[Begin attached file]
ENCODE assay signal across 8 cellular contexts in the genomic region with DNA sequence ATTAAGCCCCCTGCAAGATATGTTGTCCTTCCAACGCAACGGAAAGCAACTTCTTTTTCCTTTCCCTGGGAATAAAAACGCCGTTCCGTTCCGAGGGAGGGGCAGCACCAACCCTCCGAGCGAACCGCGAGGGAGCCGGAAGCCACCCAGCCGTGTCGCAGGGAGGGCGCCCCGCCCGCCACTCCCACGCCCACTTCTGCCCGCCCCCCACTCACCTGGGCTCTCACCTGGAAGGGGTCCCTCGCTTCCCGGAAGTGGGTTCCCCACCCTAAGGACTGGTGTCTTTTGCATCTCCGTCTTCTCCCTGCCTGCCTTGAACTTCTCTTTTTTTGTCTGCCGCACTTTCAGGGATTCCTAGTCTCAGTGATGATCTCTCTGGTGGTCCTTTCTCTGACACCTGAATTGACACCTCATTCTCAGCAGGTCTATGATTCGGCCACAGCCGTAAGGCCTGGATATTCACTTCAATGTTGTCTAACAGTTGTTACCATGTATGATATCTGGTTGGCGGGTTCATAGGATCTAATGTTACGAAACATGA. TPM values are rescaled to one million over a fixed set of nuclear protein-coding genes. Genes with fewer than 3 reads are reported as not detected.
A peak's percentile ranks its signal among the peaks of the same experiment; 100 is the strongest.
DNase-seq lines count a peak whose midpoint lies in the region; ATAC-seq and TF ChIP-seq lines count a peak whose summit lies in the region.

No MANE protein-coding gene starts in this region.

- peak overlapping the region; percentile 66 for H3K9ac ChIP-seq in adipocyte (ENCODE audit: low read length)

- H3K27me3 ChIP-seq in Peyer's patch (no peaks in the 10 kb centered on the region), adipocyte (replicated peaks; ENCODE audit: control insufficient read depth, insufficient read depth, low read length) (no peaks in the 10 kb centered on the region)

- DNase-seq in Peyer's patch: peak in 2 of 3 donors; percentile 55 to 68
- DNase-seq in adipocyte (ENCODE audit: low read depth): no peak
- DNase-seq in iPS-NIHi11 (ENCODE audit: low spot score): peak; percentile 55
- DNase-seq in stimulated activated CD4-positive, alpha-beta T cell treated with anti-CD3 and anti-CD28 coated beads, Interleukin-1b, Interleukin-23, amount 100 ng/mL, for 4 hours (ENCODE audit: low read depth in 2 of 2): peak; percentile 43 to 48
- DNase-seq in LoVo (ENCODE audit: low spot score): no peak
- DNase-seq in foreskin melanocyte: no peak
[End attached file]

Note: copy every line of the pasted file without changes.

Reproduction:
ENCODE assay signal across 8 cellular contexts in the genomic region with DNA sequence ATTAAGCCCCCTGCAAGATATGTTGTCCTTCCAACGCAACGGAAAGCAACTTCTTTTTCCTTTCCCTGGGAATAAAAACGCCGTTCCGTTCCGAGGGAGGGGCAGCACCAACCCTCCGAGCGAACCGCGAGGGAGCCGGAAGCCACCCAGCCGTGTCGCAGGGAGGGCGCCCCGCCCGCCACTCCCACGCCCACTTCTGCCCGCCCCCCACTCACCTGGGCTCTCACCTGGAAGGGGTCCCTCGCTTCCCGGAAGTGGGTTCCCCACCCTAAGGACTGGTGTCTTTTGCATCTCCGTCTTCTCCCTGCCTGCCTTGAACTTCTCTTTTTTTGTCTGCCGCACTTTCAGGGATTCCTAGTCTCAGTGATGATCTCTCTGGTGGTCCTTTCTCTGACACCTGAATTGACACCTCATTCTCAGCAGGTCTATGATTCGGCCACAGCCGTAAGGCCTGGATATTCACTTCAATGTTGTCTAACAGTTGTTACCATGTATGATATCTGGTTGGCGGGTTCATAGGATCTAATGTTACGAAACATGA. TPM values are rescaled to one million over a fixed set of nuclear protein-coding genes. Genes with fewer than 3 reads are reported as not detected.
A peak's percentile ranks its signal among the peaks of the same experiment; 100 is the strongest.
DNase-seq lines count a peak whose midpoint lies in the region; ATAC-seq and TF ChIP-seq lines count a peak whose summit lies in the region.

No MANE protein-coding gene starts in this region.

- peak overlapping the region; percentile 66 for H3K9ac ChIP-seq in adipocyte (ENCODE audit: low read length)

- H3K27me3 ChIP-seq in Peyer's patch (no peaks in the 10 kb centered on the region), adipocyte (replicated peaks; ENCODE audit: control insufficient read depth, insufficient read depth, low read length) (no peaks in the 10 kb centered on the region)

- DNase-seq in Peyer's patch: peak in 2 of 3 donors; percentile 55 to 68
- DNase-seq in adipocyte (ENCODE audit: low read depth): no peak
- DNase-seq in iPS-NIHi11 (ENCODE audit: low spot score): peak; percentile 55
- DNase-seq in stimulated activated CD4-positive, alpha-beta T cell treated with anti-CD3 and anti-CD28 coated beads, Interleukin-1b, Interleukin-23, amount 100 ng/mL, for 4 hours (ENCODE audit: low read depth in 2 of 2): peak; percentile 43 to 48
- DNase-seq in LoVo (ENCODE audit: low spot score): no peak
- DNase-seq in foreskin melanocyte: no peak